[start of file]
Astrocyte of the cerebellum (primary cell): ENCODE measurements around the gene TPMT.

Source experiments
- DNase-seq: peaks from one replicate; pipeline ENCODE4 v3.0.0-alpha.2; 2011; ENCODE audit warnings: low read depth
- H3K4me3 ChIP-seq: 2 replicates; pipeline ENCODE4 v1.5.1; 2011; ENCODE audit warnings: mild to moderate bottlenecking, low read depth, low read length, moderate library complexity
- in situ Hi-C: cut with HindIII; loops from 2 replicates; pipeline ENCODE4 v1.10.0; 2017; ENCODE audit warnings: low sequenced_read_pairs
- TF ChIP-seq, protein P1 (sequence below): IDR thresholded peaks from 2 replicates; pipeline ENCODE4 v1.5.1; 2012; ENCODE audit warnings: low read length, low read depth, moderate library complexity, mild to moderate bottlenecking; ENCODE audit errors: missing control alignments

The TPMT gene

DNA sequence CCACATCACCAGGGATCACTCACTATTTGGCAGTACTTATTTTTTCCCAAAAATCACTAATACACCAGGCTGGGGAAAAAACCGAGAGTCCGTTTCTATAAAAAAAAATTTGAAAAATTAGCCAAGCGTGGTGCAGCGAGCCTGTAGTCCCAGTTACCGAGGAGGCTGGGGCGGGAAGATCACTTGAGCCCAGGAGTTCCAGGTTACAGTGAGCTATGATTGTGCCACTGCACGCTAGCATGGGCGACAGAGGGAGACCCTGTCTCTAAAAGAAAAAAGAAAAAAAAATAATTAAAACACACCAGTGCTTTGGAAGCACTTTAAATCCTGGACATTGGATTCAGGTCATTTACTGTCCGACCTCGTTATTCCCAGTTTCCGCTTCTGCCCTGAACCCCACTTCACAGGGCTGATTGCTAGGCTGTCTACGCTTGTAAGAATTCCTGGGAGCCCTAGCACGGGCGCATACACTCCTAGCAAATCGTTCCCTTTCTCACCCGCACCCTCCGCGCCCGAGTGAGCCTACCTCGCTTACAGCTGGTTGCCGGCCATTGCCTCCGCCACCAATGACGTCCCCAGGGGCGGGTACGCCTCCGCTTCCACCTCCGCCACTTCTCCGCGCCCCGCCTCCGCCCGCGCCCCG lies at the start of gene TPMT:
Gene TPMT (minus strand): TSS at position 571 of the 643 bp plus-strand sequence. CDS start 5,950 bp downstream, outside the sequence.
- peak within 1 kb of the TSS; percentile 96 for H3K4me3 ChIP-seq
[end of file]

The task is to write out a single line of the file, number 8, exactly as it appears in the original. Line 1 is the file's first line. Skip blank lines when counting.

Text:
DNA sequence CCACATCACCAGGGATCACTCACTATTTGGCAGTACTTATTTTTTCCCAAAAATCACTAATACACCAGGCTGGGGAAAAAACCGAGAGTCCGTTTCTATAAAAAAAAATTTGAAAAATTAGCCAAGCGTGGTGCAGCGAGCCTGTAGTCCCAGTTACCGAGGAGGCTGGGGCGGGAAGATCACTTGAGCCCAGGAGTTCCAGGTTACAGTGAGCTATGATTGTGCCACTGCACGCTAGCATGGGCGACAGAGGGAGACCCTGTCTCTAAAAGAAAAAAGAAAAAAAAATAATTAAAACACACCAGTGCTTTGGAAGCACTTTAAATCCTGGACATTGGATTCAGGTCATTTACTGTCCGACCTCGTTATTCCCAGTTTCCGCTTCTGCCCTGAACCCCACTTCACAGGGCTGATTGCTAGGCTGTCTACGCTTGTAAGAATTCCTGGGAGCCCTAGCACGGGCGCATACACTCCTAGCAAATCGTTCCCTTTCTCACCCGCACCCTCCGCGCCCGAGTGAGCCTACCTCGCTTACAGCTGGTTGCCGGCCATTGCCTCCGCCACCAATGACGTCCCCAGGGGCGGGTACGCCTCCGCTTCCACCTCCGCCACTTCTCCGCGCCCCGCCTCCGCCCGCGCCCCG lies at the start of gene TPMT: